The oil price is now firmly in a bear market. But saying where it goes next is tricky, says John Stepek. There are good arguments for a big move in either direction.
We're on the cusp of a revolution in the energy industry. It's one that could redraw the energy map of the world, give humanity the ability to tap essentially unlimited power sources, and – if you make the right investments – make a fortune for investors.
In short, we're living through a change in the way the world produces and consumes energy. It is a transition that's well under way. And it's being driven by the convergence of several key technological trends that are showing no sign of abating.
While you wouldn't be alone in thinking that solar power was further away than ever, you could be wrong. Solar is on the brink of becoming the world's dominant energy source.
Statism and corporatism led to misplaced support for flawed diesel engines, argues James Lewisohn.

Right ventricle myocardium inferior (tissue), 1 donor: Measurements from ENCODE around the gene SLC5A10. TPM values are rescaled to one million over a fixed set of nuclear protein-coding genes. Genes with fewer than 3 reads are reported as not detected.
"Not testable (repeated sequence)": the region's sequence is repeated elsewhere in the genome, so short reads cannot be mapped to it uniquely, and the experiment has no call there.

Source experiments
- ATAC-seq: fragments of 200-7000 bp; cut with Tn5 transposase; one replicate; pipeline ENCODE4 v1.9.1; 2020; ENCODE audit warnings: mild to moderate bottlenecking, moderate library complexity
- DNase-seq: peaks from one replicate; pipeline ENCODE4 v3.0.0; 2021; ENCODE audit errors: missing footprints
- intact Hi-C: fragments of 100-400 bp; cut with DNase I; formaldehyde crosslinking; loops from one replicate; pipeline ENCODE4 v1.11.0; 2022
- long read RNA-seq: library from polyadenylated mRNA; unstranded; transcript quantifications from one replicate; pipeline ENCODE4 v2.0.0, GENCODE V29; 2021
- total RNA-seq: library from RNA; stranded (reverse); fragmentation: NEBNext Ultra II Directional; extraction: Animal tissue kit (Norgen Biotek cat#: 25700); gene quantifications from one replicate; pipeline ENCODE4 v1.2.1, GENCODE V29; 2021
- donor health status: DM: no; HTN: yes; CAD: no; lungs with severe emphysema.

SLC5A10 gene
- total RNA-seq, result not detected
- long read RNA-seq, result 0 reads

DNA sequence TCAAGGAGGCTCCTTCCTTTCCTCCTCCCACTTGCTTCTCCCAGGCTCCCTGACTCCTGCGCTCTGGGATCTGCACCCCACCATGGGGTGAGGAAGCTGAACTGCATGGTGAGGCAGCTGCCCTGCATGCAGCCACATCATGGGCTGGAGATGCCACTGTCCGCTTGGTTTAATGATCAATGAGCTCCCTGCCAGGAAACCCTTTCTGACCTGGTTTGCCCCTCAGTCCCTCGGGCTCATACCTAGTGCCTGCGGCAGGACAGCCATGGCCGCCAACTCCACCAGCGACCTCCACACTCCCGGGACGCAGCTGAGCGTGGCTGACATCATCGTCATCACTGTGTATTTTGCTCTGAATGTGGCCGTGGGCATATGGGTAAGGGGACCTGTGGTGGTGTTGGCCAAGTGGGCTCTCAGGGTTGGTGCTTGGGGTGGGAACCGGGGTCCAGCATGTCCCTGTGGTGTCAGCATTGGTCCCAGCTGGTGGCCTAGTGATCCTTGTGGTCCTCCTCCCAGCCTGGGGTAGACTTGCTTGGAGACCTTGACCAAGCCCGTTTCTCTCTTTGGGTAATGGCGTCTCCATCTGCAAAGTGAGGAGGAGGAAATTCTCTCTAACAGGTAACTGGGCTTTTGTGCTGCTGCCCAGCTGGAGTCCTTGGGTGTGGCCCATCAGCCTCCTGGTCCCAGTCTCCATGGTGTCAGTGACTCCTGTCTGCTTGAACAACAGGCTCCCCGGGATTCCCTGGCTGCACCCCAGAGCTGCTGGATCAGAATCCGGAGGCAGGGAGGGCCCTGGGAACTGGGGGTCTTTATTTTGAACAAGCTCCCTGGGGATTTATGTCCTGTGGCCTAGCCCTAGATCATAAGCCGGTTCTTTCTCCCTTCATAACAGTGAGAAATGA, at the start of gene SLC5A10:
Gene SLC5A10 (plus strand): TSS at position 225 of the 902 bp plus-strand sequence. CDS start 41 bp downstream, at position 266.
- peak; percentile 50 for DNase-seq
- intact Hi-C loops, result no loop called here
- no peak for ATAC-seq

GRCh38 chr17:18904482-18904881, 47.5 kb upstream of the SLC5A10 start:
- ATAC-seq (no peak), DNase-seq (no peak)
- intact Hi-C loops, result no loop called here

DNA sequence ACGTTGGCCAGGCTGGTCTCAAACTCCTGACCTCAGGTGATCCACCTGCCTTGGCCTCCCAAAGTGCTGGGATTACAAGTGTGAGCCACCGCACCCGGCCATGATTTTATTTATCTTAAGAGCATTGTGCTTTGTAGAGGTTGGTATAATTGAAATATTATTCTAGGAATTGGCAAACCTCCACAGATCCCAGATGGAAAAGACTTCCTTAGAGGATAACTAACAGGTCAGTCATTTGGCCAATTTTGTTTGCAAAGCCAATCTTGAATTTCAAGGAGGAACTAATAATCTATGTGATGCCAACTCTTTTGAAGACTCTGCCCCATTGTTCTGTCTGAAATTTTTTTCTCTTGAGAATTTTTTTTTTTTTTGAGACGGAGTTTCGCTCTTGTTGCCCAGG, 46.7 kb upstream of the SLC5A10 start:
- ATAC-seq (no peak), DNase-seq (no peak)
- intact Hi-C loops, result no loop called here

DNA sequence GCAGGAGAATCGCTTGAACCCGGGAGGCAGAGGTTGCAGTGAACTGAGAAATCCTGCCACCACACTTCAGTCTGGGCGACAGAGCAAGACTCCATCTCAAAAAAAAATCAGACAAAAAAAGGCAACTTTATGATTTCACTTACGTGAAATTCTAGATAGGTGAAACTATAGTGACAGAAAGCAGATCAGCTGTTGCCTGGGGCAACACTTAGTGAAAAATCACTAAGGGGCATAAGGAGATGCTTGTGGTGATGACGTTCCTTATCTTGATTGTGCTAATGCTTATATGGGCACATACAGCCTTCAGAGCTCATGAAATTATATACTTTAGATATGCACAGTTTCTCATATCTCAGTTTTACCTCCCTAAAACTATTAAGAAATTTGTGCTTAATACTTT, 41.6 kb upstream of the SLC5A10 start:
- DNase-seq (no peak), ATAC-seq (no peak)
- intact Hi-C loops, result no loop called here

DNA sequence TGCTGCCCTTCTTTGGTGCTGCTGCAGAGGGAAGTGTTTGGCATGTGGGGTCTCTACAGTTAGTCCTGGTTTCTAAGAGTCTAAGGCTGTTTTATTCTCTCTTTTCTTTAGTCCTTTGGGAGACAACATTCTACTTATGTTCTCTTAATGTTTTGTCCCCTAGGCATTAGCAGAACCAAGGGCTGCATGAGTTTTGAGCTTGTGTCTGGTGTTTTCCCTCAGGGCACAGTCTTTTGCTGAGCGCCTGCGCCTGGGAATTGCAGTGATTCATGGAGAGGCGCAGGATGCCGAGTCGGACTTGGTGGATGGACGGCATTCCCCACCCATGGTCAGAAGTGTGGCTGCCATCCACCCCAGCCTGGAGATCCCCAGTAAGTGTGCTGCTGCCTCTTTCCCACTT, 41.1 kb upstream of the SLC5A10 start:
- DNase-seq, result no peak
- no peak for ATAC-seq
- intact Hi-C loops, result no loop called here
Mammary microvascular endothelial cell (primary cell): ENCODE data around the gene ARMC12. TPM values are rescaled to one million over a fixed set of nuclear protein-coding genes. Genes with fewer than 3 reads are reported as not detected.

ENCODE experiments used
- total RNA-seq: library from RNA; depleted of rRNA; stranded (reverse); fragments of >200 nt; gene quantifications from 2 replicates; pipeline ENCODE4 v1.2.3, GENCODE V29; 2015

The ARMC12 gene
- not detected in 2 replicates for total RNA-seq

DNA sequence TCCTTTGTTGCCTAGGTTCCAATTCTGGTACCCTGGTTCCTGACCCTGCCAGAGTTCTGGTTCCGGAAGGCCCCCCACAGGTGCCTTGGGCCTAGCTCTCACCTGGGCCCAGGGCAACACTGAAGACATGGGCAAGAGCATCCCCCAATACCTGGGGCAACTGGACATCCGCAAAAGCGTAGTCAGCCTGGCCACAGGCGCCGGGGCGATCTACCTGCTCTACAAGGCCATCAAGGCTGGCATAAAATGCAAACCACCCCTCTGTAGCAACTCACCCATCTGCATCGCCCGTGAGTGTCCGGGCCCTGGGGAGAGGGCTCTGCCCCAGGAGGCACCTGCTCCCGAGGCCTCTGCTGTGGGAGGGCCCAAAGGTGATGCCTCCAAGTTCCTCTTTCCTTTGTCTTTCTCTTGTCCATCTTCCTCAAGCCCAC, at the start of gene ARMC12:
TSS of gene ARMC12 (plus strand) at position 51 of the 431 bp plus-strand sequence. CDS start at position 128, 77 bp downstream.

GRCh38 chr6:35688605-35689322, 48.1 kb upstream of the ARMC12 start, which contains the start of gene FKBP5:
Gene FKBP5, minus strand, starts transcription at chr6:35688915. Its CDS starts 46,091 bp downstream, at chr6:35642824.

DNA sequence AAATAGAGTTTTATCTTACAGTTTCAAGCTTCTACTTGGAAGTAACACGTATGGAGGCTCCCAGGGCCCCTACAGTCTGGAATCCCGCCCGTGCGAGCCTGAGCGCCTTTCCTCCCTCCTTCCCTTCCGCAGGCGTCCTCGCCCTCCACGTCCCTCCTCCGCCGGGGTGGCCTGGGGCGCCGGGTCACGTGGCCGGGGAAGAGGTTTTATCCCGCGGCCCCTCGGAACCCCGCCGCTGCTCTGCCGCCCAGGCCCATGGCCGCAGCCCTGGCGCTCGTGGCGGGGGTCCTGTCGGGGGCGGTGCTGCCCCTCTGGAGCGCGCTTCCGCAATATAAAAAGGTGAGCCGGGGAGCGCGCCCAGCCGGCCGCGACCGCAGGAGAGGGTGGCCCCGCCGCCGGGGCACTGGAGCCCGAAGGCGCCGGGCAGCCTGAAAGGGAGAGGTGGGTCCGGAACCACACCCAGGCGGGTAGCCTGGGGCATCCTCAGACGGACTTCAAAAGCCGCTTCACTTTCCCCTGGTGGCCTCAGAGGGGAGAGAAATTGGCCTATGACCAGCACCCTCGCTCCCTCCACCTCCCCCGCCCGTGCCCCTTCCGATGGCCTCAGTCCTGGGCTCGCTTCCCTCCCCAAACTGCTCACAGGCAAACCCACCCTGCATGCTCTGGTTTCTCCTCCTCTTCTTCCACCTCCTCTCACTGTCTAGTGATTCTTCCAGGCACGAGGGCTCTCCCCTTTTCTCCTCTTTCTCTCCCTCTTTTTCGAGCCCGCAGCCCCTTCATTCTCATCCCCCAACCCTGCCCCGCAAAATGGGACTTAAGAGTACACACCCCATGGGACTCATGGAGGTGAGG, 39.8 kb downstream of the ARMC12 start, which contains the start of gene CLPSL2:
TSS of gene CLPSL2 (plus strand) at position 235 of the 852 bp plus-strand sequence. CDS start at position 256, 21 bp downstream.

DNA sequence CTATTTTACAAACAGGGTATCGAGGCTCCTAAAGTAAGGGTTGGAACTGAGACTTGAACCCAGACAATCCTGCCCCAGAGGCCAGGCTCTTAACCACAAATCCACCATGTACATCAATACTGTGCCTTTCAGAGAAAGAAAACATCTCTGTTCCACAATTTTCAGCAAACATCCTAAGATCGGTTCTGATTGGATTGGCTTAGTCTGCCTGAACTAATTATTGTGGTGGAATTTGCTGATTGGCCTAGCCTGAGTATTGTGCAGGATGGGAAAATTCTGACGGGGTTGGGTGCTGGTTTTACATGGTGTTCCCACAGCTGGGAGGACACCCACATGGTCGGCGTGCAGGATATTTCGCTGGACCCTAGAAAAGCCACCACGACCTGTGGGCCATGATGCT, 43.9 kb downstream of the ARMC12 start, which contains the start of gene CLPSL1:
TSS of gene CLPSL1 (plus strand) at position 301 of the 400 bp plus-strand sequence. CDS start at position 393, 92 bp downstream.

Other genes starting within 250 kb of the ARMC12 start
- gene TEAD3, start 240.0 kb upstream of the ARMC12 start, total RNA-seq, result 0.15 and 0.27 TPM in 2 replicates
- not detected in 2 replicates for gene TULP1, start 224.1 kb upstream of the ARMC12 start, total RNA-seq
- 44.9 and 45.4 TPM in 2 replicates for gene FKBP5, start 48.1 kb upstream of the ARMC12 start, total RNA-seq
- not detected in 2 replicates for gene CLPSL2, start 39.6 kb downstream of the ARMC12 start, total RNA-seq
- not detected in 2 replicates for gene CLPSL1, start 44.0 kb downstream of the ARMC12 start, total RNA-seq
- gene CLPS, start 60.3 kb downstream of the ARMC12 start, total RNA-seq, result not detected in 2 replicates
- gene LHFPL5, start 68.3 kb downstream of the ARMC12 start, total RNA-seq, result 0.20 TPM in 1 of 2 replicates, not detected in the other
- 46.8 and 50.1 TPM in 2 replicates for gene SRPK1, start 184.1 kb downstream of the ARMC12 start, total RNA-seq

Saudi Arabia’s finance minister says Opec will do “whatever it takes” to bring the oil price under control. Will it succeed? John Stepek investigates.
In trying to beat US shale oil producers, Opec has a serious fight on its hands. And it’s only going to get harder.
Matthew Partridge’s bet on the oil price is becoming increasingly frustrating.
Despite the efforts of Opec and Russia, the price of a barrel of oil remains depressed. And it’s unlikely to climb much any time soon. John Stepek explains why.
Every year “the men from Hacienda” gather to discuss one of the most hotly anticipated deals in banking.
Donald Trump’s missile strike on Syria last week helped boost Brent crude to a four-week high of $56 a barrel. But will it last?